And there are so many like her, with no options. They must continue to attend schools where they must fear for their safety, be harrassed (by students AND teachers, mind you), and if their grades slip or they want to drop out, they are seen as losers who are giving up on themselves. They must continue to live with their dangerous parents, who often hate them for who they are, for not living up to the parents’ ideal, and suffer for it. And if they try to run away or seek any other living situation, they are seen as delinquents, as spoiled brats (because it’s not possible a teenager could have a problem with parents that isn’t about not enough allowance, right?), as throwing their lives away.

We can try to change minds. We can try to make changes where we can, when the right opportunity comes up. But in the end, this all continues, perhaps whether we’re saying anything or not. Maybe we’re seen as out of touch. Maybe we’re assumed to not truly know what youth are like. Maybe we’re assumed to not know anything just because we’re not parents of teens (because apparently only by being a parent can you truly know anything about young people, that actually being a young person isn’t good enough). Or maybe we just aren’t saying it loud enough or widely enough, that the lives of young people aren’t trivial, that, yes, their schools and homes can be horrible places for them and they are perfectly capable of judging this for themselves.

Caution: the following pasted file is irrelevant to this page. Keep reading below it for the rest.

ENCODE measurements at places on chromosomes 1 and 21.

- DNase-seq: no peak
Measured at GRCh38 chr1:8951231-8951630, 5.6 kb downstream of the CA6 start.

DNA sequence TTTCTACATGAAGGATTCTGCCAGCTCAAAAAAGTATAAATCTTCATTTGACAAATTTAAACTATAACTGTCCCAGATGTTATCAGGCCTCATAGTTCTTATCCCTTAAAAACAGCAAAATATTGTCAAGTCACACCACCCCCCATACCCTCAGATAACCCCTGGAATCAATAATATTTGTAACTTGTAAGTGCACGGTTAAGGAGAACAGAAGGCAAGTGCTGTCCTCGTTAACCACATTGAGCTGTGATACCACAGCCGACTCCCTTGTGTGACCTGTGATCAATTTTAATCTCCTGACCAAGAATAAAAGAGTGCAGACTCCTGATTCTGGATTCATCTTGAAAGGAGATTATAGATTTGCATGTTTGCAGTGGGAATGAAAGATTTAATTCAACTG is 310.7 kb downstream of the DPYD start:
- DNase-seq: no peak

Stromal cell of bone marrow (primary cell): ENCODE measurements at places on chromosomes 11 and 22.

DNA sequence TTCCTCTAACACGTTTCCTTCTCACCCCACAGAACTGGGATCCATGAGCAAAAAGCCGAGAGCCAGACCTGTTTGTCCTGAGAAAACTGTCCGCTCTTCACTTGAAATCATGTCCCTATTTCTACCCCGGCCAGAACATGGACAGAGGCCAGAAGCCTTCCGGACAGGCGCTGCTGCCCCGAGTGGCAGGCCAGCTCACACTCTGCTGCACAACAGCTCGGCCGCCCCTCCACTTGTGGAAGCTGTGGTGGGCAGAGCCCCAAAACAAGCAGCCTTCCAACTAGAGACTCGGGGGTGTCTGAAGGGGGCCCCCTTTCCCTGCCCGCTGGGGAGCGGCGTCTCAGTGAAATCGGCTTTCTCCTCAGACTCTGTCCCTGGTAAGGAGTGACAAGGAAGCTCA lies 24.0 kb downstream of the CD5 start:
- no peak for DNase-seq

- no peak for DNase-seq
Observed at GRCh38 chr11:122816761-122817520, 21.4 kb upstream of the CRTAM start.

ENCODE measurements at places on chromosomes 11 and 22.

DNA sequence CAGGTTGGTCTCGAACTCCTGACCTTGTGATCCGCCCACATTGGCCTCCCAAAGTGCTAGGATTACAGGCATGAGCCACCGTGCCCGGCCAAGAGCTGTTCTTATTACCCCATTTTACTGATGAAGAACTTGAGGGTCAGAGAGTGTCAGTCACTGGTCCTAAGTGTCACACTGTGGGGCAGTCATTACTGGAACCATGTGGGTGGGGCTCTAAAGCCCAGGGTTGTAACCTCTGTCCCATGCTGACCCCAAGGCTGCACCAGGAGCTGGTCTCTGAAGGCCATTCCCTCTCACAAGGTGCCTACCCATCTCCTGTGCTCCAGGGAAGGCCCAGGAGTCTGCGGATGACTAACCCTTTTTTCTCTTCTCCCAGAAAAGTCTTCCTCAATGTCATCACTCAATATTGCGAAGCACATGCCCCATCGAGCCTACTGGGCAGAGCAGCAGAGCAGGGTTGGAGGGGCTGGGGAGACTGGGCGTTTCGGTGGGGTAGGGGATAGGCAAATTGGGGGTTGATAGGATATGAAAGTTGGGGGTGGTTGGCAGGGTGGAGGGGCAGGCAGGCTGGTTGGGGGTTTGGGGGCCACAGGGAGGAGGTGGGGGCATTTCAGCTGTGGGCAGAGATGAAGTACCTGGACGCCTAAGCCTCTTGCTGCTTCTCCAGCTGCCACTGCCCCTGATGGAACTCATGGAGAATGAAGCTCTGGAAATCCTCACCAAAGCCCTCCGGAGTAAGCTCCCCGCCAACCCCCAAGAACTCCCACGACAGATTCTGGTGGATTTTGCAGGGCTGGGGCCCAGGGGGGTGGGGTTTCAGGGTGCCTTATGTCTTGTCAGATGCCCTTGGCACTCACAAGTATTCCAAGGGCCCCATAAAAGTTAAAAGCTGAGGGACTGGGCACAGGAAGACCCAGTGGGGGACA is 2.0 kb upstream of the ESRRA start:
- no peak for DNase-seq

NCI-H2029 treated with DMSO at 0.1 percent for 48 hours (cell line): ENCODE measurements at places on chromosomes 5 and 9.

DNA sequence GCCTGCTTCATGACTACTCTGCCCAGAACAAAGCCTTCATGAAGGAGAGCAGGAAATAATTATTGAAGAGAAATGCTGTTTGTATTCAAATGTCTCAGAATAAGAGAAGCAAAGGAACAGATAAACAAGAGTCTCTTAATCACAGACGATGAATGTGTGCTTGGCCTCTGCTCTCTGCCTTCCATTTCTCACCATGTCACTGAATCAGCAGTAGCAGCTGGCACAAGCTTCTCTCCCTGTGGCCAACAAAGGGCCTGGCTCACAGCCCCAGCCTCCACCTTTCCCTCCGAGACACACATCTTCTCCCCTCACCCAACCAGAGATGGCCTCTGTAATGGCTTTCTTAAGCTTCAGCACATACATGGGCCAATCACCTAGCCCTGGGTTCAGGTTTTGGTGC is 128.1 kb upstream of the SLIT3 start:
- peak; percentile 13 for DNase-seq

NYRA mostly just tackles some of the policies around these things, as opposed to direct personal advocacy, though we’ve done that here and there. As we grow, it’s certainly something that we’ll strengthen. But I still can’t help the feeling, the wonder, of whether we’ve made anyone’s lives any better. We’ve had a few members that felt their lives changed for the better by getting involved with us, and that is something! There’s just so many more out there. Those who haven’t found us. Those who, despite what they suffer at the hands of those who are supposed to be loving and supportive of them, probably don’t like our ideas. Probably don’t truly realize they do not have to live through what they are living through. Probably figure there’s no way out anyway and there’s not point wishing otherwise. Probably don’t even recognize it is wrong because they’ve never known otherwise.